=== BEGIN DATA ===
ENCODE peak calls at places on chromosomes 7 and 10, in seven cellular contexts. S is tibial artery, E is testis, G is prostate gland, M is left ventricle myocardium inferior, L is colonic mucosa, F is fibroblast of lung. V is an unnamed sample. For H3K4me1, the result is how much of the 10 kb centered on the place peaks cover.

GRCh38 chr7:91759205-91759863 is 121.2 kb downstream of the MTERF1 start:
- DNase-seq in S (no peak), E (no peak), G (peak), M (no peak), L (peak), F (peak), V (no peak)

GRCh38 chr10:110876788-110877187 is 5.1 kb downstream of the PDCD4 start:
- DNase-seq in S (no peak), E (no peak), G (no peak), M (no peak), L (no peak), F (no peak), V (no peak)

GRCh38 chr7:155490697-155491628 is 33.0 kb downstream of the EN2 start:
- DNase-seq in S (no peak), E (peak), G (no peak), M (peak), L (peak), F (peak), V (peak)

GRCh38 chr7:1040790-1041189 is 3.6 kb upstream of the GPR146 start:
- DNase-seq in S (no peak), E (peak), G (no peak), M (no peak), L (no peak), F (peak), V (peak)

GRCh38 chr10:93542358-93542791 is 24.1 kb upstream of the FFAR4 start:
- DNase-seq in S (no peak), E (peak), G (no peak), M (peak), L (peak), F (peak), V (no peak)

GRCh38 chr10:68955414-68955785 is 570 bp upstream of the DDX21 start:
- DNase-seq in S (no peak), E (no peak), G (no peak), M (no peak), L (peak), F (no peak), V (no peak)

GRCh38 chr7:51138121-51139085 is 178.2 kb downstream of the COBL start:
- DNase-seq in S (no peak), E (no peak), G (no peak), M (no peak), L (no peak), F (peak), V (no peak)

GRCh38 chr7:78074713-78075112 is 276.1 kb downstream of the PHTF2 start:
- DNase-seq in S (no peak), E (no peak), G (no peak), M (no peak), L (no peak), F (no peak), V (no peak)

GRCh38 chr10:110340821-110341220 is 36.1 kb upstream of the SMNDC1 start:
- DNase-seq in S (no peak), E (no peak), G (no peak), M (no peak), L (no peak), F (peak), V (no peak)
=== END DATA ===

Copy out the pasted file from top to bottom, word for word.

ENCODE peak calls at places on chromosomes 7 and 10, in seven cellular contexts. S is tibial artery, E is testis, G is prostate gland, M is left ventricle myocardium inferior, L is colonic mucosa, F is fibroblast of lung. V is an unnamed sample. For H3K4me1, the result is how much of the 10 kb centered on the place peaks cover.

GRCh38 chr7:91759205-91759863 is 121.2 kb downstream of the MTERF1 start:
- DNase-seq in S (no peak), E (no peak), G (peak), M (no peak), L (peak), F (peak), V (no peak)

GRCh38 chr10:110876788-110877187 is 5.1 kb downstream of the PDCD4 start:
- DNase-seq in S (no peak), E (no peak), G (no peak), M (no peak), L (no peak), F (no peak), V (no peak)

GRCh38 chr7:155490697-155491628 is 33.0 kb downstream of the EN2 start:
- DNase-seq in S (no peak), E (peak), G (no peak), M (peak), L (peak), F (peak), V (peak)

GRCh38 chr7:1040790-1041189 is 3.6 kb upstream of the GPR146 start:
- DNase-seq in S (no peak), E (peak), G (no peak), M (no peak), L (no peak), F (peak), V (peak)

GRCh38 chr10:93542358-93542791 is 24.1 kb upstream of the FFAR4 start:
- DNase-seq in S (no peak), E (peak), G (no peak), M (peak), L (peak), F (peak), V (no peak)

GRCh38 chr10:68955414-68955785 is 570 bp upstream of the DDX21 start:
- DNase-seq in S (no peak), E (no peak), G (no peak), M (no peak), L (peak), F (no peak), V (no peak)

GRCh38 chr7:51138121-51139085 is 178.2 kb downstream of the COBL start:
- DNase-seq in S (no peak), E (no peak), G (no peak), M (no peak), L (no peak), F (peak), V (no peak)

GRCh38 chr7:78074713-78075112 is 276.1 kb downstream of the PHTF2 start:
- DNase-seq in S (no peak), E (no peak), G (no peak), M (no peak), L (no peak), F (no peak), V (no peak)

GRCh38 chr10:110340821-110341220 is 36.1 kb upstream of the SMNDC1 start:
- DNase-seq in S (no peak), E (no peak), G (no peak), M (no peak), L (no peak), F (peak), V (no peak)